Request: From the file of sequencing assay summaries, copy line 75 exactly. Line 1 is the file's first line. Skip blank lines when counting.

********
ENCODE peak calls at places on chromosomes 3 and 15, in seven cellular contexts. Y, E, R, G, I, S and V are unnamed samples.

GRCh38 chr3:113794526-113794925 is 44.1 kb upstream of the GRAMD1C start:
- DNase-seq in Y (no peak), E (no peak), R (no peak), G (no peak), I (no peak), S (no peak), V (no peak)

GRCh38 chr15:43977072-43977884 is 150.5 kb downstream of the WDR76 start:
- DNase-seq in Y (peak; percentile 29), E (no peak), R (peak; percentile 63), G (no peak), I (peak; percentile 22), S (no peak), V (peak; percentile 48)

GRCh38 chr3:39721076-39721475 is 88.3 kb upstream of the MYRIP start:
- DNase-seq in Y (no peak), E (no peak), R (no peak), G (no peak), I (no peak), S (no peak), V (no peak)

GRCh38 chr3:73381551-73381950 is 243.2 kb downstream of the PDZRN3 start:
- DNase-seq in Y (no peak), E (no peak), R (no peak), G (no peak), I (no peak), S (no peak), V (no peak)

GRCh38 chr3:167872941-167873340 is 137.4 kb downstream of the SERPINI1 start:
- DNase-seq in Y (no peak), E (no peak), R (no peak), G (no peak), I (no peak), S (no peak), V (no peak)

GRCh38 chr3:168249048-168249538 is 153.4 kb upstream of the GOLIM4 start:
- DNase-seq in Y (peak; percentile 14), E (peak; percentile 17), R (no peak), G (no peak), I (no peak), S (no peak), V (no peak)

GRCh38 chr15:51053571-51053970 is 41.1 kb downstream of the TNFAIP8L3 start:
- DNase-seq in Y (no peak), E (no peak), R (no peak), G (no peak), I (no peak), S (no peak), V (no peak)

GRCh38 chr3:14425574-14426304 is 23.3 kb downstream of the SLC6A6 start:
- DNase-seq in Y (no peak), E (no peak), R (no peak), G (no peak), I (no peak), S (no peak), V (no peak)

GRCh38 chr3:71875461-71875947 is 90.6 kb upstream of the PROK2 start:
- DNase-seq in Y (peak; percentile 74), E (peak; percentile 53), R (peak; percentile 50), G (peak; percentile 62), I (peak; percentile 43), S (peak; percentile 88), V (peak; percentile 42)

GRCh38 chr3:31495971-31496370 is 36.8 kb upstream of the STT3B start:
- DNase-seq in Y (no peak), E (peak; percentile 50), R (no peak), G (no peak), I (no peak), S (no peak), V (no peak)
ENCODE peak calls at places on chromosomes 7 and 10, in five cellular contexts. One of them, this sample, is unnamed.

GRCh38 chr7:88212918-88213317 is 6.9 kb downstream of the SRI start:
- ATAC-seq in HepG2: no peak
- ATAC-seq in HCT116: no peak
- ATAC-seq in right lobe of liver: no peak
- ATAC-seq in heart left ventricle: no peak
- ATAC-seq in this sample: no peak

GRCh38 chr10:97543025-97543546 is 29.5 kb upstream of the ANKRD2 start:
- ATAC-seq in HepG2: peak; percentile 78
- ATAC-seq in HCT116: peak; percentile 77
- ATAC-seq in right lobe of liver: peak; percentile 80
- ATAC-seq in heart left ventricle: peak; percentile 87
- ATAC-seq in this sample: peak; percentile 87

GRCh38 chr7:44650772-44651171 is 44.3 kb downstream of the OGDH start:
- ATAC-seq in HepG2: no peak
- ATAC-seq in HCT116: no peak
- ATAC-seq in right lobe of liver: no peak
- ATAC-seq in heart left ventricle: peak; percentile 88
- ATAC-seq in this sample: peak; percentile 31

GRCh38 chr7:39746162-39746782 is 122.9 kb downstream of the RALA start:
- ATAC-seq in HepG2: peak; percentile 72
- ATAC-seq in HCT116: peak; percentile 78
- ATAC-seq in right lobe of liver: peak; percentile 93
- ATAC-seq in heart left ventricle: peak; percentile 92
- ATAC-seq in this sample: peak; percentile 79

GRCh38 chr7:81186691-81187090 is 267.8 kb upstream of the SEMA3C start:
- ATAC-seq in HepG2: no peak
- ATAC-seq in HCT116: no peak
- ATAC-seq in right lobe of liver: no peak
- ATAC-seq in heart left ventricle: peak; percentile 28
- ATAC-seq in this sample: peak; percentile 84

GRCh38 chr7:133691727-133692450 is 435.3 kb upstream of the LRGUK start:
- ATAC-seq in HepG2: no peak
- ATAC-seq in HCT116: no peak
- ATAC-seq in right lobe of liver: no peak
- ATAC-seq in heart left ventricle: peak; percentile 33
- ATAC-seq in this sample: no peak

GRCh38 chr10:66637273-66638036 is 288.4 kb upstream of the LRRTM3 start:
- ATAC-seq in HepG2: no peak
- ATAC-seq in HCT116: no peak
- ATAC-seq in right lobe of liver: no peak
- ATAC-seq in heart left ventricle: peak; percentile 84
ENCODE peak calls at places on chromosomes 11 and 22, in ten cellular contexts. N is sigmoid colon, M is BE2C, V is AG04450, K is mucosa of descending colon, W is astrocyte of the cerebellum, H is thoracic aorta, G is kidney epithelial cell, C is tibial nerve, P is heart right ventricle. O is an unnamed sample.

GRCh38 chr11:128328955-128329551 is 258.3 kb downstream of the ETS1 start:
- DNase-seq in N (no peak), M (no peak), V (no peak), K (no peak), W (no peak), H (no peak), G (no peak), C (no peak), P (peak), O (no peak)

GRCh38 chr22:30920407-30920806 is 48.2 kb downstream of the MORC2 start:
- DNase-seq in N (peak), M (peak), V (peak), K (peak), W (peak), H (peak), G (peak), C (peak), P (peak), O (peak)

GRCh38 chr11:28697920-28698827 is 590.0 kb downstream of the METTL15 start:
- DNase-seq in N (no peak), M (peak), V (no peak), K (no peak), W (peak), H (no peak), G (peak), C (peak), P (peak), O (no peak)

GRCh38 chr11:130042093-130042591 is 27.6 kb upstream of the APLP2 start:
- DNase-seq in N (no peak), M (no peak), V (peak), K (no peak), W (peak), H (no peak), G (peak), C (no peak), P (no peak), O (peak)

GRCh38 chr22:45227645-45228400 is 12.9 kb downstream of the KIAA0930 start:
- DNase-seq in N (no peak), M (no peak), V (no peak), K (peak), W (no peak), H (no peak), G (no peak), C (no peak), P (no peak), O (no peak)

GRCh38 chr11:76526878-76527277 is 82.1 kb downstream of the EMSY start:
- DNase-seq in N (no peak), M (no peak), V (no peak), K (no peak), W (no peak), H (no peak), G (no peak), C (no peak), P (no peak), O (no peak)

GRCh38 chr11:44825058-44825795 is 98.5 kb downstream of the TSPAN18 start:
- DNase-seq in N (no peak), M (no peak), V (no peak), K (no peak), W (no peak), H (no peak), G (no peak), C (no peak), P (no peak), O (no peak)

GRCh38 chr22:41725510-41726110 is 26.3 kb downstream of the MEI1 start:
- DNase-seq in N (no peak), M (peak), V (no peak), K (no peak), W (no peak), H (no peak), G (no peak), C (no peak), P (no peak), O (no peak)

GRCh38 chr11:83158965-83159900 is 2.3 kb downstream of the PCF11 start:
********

GRCh38 chr11:76526878-76527277 is 82.1 kb downstream of the EMSY start: